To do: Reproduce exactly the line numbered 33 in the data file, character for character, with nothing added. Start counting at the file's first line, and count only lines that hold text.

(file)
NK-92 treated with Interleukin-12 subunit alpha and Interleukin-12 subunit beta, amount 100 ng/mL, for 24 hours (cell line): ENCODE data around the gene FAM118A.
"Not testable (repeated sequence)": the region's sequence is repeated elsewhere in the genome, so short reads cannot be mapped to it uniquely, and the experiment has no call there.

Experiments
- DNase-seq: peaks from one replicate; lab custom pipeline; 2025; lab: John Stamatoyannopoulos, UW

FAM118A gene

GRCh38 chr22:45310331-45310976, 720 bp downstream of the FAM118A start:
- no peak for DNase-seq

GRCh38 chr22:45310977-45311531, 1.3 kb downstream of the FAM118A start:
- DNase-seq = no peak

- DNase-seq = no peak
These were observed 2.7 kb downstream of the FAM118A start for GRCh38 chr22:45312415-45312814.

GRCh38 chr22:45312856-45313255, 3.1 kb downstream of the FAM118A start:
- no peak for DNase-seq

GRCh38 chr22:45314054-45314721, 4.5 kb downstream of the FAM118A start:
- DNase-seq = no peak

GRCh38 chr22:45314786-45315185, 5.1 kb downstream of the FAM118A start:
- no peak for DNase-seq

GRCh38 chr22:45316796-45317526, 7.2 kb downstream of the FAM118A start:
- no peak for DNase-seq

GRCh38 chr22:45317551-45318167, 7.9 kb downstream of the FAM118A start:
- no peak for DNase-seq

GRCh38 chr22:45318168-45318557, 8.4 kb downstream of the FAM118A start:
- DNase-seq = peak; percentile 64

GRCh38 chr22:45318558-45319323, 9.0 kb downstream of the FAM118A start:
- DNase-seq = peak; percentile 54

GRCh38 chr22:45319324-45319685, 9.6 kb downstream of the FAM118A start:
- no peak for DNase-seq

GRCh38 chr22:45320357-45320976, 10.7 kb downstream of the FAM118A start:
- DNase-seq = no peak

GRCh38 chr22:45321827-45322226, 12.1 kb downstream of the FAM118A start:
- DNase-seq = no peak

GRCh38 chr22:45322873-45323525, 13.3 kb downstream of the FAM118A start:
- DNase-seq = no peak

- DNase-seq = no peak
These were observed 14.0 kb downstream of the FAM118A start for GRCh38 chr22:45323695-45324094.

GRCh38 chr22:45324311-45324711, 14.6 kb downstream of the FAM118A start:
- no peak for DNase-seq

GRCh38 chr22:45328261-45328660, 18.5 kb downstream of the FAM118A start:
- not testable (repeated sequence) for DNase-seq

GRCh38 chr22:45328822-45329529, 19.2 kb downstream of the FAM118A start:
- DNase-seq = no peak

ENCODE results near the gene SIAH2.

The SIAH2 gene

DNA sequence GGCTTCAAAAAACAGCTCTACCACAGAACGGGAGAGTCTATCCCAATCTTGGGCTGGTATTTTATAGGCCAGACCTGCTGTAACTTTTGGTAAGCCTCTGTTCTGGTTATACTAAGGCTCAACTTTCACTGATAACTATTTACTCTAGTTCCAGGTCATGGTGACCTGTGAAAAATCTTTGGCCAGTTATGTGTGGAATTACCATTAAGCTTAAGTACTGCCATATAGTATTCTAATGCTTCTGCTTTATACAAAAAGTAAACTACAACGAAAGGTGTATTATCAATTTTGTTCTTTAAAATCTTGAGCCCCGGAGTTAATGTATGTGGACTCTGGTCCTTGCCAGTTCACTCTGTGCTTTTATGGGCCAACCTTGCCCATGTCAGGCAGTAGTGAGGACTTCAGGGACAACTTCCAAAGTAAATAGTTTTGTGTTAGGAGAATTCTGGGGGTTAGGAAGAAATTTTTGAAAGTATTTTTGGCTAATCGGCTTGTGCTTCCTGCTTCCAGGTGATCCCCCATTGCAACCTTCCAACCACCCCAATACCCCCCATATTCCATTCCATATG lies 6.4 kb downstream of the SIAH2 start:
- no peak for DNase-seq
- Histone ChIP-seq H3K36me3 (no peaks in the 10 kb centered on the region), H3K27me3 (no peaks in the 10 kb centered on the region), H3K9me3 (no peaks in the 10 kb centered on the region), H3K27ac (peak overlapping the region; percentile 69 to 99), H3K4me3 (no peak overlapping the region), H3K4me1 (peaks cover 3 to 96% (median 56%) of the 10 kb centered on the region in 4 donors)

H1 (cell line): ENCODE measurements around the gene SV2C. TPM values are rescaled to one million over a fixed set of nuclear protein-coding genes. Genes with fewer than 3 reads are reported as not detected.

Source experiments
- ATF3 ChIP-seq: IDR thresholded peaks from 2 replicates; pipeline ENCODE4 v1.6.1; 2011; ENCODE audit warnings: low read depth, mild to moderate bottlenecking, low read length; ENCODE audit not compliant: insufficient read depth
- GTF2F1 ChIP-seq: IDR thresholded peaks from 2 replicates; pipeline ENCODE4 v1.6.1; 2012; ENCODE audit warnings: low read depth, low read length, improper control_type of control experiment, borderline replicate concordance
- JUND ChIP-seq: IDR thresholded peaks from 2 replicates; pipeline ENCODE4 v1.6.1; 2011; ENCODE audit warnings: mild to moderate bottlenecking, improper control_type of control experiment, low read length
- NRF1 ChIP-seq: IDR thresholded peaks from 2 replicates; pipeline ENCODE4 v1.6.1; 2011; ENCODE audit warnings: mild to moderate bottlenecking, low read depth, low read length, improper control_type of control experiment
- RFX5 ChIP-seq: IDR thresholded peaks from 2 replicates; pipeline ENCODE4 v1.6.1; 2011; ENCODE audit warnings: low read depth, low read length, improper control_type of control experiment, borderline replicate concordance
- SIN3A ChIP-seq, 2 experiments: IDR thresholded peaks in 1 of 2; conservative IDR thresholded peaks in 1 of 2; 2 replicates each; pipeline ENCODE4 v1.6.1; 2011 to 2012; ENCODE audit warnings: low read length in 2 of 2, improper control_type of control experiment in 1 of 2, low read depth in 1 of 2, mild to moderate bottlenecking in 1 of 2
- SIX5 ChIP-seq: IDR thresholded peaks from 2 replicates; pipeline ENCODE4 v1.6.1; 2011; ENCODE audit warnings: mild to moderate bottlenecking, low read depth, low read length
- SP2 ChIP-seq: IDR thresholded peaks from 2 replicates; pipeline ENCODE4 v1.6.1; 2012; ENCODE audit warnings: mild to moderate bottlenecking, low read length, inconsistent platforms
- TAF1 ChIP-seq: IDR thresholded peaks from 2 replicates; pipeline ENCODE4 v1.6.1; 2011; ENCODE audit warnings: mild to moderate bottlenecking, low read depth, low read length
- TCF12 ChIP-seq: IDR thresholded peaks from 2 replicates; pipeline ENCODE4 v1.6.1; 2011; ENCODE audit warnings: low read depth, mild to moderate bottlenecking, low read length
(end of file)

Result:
- DNase-seq = no peak